Throw Out Your Embarrassing Art at MoMA PS1

Sarah CasconeFriday, September 12, 2014

Bob and Robert Smith, <em>Artists Ruin It for Everyone</em> (2002). Photo: Bob and Roberta Smith, courtesy Pierogi Gallery, Brooklyn.

Attention artists! Do you have some embarrassing student work collecting dust in your studio? Fear not, MoMA PS1 and Bob and Roberta Smith have you covered with “Art Amnesty,” a program and collaborative art piece that will launch October 2.

Bob and Roberta Smith, a pseudonym for British artist Patrick Brill, is inviting you to throw your art away in dumpsters in the museum courtyard, which will be emptied periodically throughout the project. For those who want the chance to show off their bad artwork before its destruction, museum staff will also be collecting work in the second floor galleries, and installing it for public view.

Depending on how ashamed you are of your creations, participants in the program have two options: they can sign a pledge  promising that “I never want to see this work of art again,” or they can take a more drastic step by signing the statement “I promise never to make art again,” which comes with an official badge designed by Bob and Roberta Smith that proclaims to the world: “I am no longer an artist.” For those signees, there is no turning back, although they will be invited to make one last drawing for the exhibition from materials made available at the museum.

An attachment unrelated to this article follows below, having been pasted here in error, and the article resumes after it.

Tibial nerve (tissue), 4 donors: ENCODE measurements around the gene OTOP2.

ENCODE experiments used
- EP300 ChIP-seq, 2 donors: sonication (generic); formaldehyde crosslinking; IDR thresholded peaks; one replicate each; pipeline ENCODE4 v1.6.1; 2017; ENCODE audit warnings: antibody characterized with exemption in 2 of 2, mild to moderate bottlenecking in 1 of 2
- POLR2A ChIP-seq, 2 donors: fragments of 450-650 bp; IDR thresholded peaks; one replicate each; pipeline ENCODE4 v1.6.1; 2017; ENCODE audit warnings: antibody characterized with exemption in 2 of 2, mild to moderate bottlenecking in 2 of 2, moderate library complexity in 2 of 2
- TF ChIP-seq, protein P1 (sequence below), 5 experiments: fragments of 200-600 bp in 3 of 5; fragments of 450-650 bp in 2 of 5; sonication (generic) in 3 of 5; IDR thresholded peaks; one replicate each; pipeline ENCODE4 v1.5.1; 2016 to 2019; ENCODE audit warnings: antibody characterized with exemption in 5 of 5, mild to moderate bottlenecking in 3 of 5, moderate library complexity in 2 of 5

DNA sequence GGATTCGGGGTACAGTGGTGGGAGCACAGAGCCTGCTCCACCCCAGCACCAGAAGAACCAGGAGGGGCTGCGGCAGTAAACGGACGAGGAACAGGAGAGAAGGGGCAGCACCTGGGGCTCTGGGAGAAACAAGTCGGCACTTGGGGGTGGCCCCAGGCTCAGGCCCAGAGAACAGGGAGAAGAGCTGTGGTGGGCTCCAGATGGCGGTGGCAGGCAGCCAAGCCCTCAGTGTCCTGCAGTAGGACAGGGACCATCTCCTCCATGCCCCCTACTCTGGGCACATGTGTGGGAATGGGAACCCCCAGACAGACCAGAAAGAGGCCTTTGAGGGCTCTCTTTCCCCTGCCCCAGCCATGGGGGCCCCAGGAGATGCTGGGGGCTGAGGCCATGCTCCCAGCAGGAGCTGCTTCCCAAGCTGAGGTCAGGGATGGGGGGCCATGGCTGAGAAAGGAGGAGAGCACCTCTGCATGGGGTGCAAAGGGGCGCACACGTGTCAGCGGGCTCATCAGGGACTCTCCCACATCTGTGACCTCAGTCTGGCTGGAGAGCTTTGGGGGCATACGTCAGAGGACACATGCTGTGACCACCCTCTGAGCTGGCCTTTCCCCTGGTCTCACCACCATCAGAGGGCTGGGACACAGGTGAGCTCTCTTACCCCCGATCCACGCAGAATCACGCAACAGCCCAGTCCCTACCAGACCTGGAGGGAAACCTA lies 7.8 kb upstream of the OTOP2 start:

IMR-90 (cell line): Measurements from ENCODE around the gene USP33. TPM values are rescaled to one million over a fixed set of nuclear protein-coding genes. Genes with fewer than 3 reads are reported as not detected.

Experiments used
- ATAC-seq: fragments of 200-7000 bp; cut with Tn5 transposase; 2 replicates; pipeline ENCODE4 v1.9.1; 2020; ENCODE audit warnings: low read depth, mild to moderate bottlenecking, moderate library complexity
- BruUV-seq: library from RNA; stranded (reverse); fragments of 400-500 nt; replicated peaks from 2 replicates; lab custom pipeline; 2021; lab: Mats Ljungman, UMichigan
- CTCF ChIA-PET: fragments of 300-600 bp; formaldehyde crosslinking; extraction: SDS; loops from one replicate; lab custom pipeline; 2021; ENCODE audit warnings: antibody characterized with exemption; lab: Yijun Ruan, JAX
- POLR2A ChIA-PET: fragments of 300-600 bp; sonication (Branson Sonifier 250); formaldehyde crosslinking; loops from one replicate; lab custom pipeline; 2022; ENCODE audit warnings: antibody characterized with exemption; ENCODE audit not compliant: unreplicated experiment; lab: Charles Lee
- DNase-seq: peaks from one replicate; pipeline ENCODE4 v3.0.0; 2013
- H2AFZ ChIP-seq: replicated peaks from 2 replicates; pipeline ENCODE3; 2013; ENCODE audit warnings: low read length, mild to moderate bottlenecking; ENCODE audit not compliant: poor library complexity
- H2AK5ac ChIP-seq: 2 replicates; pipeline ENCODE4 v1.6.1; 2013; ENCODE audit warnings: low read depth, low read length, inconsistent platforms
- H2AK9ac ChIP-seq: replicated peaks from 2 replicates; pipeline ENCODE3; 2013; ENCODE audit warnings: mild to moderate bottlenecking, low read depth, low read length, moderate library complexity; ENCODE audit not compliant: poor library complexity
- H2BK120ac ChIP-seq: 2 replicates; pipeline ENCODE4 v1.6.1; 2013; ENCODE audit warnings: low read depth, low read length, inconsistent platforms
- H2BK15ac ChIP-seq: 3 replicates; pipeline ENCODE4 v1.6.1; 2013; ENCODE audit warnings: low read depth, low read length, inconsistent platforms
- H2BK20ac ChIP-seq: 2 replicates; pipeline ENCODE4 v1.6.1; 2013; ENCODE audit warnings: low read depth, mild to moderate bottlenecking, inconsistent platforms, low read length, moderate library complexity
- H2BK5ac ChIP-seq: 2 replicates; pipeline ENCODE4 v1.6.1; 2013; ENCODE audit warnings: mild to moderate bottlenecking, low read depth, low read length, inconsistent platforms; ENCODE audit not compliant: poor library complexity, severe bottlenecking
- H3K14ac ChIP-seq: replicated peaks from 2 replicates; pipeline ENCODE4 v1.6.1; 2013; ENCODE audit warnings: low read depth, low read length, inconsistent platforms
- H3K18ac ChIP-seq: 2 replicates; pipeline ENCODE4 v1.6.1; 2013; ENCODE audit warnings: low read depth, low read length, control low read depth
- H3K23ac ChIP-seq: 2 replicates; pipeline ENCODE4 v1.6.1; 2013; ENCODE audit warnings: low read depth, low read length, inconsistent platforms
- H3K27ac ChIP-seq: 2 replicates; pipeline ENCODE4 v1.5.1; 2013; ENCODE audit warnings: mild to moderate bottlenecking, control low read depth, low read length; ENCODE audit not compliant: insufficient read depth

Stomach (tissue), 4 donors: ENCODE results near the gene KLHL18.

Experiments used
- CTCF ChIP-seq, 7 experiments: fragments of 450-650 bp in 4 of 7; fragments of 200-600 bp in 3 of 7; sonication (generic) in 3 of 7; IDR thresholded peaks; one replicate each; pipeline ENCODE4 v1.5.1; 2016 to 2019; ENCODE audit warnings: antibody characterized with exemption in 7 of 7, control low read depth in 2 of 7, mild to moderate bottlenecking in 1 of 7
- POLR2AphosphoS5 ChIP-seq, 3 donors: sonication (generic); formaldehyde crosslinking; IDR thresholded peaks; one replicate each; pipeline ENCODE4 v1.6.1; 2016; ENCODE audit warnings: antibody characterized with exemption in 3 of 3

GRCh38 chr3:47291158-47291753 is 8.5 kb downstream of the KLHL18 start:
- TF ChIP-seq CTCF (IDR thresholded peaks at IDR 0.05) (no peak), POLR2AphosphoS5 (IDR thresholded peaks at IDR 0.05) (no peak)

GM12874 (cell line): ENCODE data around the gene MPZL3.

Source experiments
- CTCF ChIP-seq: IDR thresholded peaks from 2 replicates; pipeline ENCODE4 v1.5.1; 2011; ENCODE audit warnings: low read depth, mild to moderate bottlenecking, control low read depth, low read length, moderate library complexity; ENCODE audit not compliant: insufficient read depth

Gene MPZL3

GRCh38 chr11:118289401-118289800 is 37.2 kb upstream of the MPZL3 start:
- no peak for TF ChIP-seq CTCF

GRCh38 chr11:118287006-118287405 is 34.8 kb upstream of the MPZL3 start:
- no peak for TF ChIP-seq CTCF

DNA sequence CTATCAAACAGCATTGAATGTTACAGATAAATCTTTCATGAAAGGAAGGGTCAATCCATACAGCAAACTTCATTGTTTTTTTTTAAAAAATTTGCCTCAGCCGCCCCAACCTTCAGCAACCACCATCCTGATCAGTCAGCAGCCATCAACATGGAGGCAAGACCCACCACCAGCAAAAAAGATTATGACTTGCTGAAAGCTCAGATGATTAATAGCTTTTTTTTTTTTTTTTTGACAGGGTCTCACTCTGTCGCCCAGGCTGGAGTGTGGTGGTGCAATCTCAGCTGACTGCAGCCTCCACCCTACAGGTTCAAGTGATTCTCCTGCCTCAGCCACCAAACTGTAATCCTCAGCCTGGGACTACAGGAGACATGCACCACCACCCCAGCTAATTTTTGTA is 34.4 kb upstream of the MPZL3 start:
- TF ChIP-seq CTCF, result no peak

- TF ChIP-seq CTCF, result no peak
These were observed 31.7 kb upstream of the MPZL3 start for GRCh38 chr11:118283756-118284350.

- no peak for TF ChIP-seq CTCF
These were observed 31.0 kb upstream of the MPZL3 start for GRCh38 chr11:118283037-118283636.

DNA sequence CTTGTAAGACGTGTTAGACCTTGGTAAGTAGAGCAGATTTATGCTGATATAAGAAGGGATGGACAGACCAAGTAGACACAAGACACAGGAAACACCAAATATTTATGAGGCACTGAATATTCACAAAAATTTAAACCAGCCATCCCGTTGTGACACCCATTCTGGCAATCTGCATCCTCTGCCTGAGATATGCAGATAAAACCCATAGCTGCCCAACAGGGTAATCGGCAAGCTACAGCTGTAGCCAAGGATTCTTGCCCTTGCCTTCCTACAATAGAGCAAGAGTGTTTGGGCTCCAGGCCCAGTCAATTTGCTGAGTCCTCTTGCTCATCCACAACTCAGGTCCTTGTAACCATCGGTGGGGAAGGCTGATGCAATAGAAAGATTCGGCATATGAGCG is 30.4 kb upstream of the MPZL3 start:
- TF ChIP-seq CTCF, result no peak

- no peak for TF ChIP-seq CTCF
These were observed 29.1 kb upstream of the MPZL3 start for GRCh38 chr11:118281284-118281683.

“Many successful artists have recently voiced embarrassment that their work commands high prices,” Bob and Roberta Smith notes in a press release. “Artists may also use the opportunity of the ‘Art Amnesty’ to expel certain works of art from the art market and demote them to objects unburdened by grand expectations and dashed dreams.”

While the project does let artists dispose of works of which they are now ashamed, it also provides the opportunity to offload unwanted art that was acquired as an ill-advised purchase or a misguided present. (The press release specifically seeks out “those who have been the victims of gifts of art.”)

Bob and Roberta Smith first offered this amnesty program back in 2002 at Brooklyn’s Pierogi Gallery, and will be contributing some of his own work.